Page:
By Dan Conway and Jerry White in the USA today:
Striking teachers in Los Angeles are expressing their anger over being kept in the dark on the content of the closed door negotiations between the United Teachers Los Angeles (UTLA) union and school district officials, which began last Thursday under the auspices of Democratic mayor Eric Garcetti. While the mayor has indicated that a deal could be reached before Tuesday, neither side has issued an official statement on the talks.
The walkout by more than 33,000 teachers, which began on January 14, has pit educators in the nation’s second largest school district against the entire Democratic Party establishment, which has overseen decades of defunding of public education and expansion of charter schools and other privatization schemes. Teachers who have not had a raise in a decade are fighting for improved wages and school funding, smaller class sizes and to halt the expansion of publicly funded private charters that siphon off resources and students from the traditional public schools. …
A student at Pepperdine University getting a Master’s degree in education and a student teacher who has joined the teachers’ picket lines and rallies said he is upset by the confidential negotiations and that the “union should be transparent.” He also said he supports expanding the strike throughout California. …
Los Angeles teachers must immediately demand that all negotiations between the district and the union be live-streamed over the internet.
When in 1980 there were negotiations between the Polish government and striking workers of the Gdansk Vladimir Lenin shipyard, the workers demanded these negotiations should be live on TV; which happened. Western corporate media then applauded that transparency. Now, you don’t hear them about the desirability of similar transparency in Los Angeles; as now, the strike is not against a communist party-led government, a Cold War rival.
The details of any deal reached between the two sides must be provided in full to the teachers who then must have adequate time to read and discuss before voting.
To fight for this, teachers should form rank-and-file strike committees in every school and community. These committees should fight to spread the strike to Oakland and across the state and prepare a statewide and national strike to defend public education. …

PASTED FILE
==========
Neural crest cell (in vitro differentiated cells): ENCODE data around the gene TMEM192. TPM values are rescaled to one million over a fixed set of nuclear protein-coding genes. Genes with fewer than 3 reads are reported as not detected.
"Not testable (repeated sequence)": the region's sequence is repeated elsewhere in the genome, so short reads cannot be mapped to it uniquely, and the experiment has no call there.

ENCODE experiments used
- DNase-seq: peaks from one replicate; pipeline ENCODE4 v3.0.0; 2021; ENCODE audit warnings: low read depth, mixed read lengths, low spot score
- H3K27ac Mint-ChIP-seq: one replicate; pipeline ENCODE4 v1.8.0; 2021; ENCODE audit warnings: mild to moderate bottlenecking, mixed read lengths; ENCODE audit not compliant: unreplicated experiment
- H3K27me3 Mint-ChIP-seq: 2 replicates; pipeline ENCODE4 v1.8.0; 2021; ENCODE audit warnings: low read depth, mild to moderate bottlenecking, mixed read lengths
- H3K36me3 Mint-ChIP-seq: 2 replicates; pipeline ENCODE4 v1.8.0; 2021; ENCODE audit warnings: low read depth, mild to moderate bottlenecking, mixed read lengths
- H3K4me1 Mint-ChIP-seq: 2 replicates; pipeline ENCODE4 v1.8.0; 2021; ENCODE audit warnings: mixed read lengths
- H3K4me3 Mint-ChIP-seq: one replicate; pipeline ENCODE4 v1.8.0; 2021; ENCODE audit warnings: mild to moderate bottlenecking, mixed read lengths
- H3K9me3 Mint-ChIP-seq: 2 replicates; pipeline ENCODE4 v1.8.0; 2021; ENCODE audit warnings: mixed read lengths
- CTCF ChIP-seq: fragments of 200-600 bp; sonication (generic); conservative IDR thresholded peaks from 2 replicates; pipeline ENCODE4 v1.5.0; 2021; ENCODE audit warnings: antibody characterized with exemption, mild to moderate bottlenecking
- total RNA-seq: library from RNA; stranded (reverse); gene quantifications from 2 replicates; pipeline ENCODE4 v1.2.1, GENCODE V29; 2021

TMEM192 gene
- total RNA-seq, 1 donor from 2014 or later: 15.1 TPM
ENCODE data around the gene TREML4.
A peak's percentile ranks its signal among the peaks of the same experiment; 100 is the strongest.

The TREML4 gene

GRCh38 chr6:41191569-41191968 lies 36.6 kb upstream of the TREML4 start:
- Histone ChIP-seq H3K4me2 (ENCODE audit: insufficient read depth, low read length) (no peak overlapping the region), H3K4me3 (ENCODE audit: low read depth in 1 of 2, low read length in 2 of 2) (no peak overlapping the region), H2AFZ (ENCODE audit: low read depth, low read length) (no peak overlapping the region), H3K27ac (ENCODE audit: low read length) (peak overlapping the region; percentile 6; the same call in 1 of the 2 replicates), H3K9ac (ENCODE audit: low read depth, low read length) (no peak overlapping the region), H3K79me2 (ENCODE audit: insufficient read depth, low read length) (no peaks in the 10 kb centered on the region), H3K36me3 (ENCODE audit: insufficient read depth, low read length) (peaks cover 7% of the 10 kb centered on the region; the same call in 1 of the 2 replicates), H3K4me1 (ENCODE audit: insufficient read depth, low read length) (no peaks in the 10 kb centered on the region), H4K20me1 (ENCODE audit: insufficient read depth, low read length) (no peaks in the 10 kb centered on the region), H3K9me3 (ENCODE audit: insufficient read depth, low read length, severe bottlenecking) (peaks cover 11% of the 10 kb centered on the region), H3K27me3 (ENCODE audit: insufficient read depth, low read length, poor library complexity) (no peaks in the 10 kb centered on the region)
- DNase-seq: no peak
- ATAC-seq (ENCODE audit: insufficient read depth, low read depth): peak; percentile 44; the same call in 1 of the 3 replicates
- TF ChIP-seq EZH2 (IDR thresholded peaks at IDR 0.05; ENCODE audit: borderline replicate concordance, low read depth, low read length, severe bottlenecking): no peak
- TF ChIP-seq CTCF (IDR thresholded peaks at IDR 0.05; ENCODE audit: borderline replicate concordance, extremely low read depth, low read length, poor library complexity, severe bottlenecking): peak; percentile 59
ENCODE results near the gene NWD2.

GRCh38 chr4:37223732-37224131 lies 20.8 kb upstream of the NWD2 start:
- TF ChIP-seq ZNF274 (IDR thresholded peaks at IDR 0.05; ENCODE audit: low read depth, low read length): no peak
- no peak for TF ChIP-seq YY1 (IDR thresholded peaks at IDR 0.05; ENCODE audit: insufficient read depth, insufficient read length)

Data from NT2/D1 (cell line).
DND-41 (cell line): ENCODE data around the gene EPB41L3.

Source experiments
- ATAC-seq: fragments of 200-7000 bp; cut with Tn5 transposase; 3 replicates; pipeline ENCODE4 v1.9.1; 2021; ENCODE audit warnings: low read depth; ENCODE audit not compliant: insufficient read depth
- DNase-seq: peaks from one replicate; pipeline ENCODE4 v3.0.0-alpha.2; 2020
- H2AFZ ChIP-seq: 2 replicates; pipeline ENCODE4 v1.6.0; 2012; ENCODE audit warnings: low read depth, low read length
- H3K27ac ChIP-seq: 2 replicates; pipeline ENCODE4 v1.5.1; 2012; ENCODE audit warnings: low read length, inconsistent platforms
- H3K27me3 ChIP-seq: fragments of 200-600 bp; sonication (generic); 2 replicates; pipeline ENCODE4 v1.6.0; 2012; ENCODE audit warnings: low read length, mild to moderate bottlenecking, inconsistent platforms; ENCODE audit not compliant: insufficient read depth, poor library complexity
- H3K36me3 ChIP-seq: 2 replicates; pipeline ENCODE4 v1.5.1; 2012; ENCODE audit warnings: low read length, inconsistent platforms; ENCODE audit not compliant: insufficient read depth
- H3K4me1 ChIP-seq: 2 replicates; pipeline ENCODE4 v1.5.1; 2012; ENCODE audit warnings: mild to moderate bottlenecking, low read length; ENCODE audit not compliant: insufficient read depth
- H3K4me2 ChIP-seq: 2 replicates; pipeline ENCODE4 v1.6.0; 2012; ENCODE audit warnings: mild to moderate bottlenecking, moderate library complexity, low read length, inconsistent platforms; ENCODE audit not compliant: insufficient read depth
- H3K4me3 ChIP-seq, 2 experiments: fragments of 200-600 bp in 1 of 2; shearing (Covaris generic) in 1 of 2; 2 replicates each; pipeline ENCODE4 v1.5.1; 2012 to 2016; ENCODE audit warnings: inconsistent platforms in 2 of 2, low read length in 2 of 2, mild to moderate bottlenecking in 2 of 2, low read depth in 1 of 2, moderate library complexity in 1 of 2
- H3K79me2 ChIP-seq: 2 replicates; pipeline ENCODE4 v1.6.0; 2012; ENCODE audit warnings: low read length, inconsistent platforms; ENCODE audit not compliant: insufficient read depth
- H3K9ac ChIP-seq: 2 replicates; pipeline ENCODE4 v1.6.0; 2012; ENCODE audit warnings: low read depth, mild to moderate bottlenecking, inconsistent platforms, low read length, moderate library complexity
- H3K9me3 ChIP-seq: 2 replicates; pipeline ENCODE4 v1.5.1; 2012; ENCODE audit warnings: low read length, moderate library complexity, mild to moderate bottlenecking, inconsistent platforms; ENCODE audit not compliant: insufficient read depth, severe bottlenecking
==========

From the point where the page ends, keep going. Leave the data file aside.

The teachers enjoy overwhelming popular support, with polls released last week by Loyola Marymount University and the local news outlets showing more than 80 percent of Los Angeles area respondents siding with the striking teachers, and two-thirds saying they are not paid enough and that class sizes are too big. …
Both political parties can find trillions for endless wars, Wall Street bailouts, corporate tax cuts and “border security” to hunt down and terrorize immigrants, but they all say there is no money for public education, decent wages, health care and pensions.
That is why the struggle by teachers is a political fight against the entire economic and political system. The resources required to pay teachers a living wage, to hire sufficient staff, to vastly improve public education and put an end to poverty and homelessness can only be attained through a frontal assault on the private fortunes of the rich.
Los Angeles teachers have the right to know the details of the negotiationsÑ here.
Support for LA teachers’ strike. Students and the fight to defend public education: here.
Virginia and Denver teachers set to strike as educators struggles continue to spread: here.
West Virginia teachers angered over renewed attack on public education: here.
Lack of teachers, work overload undermine Dutch education system: here.